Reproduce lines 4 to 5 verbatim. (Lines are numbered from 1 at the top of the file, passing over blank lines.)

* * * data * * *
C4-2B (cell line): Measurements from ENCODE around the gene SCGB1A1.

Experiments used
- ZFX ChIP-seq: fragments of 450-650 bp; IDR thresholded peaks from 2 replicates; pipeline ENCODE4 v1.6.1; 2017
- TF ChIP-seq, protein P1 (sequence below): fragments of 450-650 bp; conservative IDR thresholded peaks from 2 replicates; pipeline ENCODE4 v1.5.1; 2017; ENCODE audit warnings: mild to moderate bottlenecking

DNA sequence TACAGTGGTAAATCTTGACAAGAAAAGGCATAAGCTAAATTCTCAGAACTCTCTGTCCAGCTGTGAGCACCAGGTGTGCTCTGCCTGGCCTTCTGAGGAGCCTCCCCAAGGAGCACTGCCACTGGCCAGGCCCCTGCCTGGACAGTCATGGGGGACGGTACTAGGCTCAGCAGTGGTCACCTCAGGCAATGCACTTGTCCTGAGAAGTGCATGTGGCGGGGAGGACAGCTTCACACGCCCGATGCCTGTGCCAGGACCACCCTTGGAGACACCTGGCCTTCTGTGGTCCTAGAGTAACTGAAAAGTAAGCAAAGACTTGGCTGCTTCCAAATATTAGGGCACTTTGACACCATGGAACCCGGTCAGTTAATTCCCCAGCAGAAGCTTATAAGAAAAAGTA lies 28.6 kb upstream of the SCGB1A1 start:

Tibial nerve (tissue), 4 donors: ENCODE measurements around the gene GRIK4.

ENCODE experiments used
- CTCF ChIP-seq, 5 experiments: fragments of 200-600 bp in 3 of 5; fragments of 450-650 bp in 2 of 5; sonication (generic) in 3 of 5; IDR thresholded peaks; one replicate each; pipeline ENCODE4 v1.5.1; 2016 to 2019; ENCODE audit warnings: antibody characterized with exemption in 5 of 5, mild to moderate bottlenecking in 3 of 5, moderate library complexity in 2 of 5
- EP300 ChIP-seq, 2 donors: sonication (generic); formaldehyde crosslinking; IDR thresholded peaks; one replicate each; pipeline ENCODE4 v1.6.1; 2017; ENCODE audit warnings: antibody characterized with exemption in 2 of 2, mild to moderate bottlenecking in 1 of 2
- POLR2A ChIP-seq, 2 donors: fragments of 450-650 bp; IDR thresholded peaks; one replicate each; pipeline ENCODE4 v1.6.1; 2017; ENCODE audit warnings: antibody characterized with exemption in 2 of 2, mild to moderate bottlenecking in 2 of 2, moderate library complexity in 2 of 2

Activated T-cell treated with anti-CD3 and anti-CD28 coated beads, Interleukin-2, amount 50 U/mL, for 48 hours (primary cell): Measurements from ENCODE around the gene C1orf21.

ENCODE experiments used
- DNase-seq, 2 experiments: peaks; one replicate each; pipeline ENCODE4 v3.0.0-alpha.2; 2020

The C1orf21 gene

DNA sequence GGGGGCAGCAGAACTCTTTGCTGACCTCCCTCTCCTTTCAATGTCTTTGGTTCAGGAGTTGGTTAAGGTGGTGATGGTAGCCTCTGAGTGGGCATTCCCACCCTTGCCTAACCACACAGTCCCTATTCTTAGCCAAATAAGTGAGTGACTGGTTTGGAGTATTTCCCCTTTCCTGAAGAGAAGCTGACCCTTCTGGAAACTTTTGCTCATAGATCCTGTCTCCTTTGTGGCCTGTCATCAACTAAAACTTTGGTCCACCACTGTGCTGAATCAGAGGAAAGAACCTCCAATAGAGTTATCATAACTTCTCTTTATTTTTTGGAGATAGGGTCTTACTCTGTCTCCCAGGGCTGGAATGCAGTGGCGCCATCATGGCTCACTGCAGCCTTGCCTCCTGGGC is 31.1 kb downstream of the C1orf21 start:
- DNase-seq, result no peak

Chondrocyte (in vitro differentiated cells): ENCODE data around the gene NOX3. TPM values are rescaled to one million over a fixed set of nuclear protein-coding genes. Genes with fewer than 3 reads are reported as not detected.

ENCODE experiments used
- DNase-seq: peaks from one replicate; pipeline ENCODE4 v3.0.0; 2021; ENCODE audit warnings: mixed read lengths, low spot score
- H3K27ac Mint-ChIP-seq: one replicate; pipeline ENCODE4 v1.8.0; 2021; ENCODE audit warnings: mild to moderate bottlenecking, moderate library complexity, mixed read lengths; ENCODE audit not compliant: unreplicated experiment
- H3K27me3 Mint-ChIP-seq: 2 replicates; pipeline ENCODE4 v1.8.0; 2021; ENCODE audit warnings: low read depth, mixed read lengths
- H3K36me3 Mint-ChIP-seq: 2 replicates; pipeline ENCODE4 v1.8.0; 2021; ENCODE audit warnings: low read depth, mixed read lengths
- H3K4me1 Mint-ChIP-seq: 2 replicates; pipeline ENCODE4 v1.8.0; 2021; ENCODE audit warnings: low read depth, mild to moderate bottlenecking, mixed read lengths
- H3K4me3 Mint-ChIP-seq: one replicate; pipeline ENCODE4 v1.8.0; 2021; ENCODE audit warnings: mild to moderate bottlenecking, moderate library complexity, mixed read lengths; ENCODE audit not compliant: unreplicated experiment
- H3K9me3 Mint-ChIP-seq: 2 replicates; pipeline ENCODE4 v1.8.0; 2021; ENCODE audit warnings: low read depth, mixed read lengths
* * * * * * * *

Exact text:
- TF ChIP-seq, protein P1 (sequence below): fragments of 450-650 bp; conservative IDR thresholded peaks from 2 replicates; pipeline ENCODE4 v1.5.1; 2017; ENCODE audit warnings: mild to moderate bottlenecking

DNA sequence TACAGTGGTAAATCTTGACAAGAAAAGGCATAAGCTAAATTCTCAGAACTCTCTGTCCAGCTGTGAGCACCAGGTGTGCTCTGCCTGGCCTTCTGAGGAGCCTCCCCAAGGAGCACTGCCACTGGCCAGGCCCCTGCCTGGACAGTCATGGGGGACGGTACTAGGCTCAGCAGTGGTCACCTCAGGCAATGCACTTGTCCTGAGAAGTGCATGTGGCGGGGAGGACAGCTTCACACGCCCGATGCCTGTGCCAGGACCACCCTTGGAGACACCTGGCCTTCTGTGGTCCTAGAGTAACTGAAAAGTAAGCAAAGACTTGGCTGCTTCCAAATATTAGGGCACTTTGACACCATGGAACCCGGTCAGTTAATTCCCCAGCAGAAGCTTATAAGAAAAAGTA lies 28.6 kb upstream of the SCGB1A1 start: